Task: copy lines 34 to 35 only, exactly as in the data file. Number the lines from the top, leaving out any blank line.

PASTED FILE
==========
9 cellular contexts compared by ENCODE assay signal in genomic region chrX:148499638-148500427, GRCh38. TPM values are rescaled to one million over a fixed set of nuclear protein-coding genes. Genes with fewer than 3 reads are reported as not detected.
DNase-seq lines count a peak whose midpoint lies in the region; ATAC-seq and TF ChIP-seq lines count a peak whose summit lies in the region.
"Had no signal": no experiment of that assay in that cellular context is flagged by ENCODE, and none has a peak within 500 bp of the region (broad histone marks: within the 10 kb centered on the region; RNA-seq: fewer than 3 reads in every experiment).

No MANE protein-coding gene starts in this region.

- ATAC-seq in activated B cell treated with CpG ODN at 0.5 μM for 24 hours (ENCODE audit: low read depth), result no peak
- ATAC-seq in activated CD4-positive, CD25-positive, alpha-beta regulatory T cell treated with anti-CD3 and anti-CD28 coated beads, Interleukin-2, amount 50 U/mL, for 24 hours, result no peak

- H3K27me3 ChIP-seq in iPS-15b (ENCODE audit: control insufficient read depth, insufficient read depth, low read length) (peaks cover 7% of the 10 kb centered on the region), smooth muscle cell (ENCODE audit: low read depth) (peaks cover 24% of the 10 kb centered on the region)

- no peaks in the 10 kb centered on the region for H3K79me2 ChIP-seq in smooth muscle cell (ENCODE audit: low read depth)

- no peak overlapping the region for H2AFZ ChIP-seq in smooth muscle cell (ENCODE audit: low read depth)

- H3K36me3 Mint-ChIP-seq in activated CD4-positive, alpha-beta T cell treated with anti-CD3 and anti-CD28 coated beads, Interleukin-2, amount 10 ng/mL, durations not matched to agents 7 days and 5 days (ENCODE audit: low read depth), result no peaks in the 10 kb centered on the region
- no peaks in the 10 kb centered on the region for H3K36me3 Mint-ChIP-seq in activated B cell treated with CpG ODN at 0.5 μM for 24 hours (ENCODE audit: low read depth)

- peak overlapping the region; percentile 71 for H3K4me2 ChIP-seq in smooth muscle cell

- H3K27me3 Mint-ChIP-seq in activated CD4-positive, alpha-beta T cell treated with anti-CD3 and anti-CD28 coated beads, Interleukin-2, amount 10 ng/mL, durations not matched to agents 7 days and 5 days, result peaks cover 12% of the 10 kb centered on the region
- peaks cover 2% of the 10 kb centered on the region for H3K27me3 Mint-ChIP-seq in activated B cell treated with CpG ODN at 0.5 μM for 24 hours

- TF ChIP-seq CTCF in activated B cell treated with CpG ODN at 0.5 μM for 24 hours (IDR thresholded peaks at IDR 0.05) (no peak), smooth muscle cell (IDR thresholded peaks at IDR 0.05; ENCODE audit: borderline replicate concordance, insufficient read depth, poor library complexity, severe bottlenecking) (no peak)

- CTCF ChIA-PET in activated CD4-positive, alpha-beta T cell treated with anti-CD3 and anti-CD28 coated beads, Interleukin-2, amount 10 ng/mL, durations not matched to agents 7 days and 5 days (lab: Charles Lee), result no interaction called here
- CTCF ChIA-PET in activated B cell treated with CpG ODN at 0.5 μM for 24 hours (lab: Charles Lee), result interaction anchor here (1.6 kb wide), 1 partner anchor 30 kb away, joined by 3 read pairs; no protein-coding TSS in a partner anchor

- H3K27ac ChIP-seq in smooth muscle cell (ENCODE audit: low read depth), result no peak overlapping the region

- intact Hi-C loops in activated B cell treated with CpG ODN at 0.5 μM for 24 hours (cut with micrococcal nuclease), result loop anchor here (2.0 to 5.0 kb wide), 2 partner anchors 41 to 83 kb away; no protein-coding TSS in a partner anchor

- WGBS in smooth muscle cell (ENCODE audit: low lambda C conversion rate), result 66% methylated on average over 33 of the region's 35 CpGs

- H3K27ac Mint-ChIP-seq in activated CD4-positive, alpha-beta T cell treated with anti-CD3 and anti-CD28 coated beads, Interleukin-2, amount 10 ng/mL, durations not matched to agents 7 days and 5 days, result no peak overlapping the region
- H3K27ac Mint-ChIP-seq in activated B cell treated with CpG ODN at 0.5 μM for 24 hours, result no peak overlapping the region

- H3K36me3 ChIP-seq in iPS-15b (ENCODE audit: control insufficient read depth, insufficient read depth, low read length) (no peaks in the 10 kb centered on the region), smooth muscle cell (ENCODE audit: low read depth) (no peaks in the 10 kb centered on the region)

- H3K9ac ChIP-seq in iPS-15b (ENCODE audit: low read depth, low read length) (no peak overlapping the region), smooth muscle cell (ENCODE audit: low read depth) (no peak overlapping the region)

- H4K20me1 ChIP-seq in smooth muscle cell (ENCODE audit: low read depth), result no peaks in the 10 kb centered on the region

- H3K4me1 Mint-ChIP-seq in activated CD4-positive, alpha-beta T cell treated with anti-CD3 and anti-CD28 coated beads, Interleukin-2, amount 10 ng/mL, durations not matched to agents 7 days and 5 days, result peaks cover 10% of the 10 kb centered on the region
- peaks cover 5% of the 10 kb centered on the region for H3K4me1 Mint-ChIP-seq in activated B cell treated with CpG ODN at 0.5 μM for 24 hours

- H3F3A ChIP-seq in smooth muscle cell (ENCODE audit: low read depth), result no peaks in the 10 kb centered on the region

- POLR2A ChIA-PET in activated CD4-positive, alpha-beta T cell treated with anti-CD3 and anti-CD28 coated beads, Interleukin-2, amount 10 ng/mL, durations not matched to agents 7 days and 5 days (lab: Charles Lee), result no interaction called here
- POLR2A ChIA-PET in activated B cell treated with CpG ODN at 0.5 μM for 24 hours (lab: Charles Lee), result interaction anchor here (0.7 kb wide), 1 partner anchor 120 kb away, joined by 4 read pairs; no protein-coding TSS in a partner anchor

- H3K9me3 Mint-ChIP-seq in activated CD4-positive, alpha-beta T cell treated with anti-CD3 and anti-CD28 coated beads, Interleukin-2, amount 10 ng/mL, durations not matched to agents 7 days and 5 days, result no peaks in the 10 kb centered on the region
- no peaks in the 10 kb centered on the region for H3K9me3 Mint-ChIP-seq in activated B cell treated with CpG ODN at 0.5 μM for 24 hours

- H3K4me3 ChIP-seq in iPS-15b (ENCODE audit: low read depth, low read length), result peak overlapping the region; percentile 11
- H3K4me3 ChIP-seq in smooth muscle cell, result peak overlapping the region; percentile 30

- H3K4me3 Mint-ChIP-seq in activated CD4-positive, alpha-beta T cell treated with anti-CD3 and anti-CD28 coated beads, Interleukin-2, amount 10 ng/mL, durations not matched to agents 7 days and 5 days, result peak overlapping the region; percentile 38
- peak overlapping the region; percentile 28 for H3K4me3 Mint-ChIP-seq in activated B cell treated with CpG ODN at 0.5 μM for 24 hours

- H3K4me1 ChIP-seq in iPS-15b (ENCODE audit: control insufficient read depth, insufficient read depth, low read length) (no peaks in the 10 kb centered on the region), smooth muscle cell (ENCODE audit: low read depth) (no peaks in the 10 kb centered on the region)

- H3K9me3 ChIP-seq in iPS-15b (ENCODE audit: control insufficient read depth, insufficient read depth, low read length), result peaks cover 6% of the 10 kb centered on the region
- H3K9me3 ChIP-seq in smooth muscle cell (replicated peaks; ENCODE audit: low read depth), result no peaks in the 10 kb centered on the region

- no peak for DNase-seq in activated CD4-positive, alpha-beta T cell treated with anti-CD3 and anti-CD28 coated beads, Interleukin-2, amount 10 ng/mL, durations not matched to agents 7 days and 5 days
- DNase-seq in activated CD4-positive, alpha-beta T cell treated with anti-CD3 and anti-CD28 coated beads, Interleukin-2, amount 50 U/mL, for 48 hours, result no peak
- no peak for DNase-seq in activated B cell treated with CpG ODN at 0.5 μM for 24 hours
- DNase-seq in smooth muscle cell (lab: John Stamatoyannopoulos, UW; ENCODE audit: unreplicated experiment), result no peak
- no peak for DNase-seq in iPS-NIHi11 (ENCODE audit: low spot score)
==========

- H3K4me3 ChIP-seq in smooth muscle cell, result peak overlapping the region; percentile 30

- H3K4me3 Mint-ChIP-seq in activated CD4-positive, alpha-beta T cell treated with anti-CD3 and anti-CD28 coated beads, Interleukin-2, amount 10 ng/mL, durations not matched to agents 7 days and 5 days, result peak overlapping the region; percentile 38